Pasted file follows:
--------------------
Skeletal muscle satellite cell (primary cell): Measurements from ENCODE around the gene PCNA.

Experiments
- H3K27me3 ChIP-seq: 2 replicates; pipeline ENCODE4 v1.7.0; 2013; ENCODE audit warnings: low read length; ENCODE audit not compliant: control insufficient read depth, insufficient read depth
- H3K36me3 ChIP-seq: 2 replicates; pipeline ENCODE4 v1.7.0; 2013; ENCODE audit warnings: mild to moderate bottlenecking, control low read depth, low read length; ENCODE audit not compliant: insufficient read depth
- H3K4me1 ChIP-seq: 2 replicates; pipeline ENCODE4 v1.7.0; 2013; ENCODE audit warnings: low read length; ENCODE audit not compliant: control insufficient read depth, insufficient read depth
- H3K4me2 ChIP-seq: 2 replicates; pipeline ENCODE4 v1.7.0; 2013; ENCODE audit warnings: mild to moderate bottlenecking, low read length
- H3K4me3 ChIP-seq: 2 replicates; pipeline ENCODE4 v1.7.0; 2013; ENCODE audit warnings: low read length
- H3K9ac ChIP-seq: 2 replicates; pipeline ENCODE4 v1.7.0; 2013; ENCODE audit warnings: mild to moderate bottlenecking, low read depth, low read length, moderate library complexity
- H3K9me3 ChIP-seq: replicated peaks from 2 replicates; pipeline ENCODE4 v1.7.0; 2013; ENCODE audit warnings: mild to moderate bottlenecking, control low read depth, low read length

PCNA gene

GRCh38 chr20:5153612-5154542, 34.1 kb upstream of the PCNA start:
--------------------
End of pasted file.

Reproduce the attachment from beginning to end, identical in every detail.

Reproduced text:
Skeletal muscle satellite cell (primary cell): Measurements from ENCODE around the gene PCNA.

Experiments
- H3K27me3 ChIP-seq: 2 replicates; pipeline ENCODE4 v1.7.0; 2013; ENCODE audit warnings: low read length; ENCODE audit not compliant: control insufficient read depth, insufficient read depth
- H3K36me3 ChIP-seq: 2 replicates; pipeline ENCODE4 v1.7.0; 2013; ENCODE audit warnings: mild to moderate bottlenecking, control low read depth, low read length; ENCODE audit not compliant: insufficient read depth
- H3K4me1 ChIP-seq: 2 replicates; pipeline ENCODE4 v1.7.0; 2013; ENCODE audit warnings: low read length; ENCODE audit not compliant: control insufficient read depth, insufficient read depth
- H3K4me2 ChIP-seq: 2 replicates; pipeline ENCODE4 v1.7.0; 2013; ENCODE audit warnings: mild to moderate bottlenecking, low read length
- H3K4me3 ChIP-seq: 2 replicates; pipeline ENCODE4 v1.7.0; 2013; ENCODE audit warnings: low read length
- H3K9ac ChIP-seq: 2 replicates; pipeline ENCODE4 v1.7.0; 2013; ENCODE audit warnings: mild to moderate bottlenecking, low read depth, low read length, moderate library complexity
- H3K9me3 ChIP-seq: replicated peaks from 2 replicates; pipeline ENCODE4 v1.7.0; 2013; ENCODE audit warnings: mild to moderate bottlenecking, control low read depth, low read length

PCNA gene

GRCh38 chr20:5153612-5154542, 34.1 kb upstream of the PCNA start: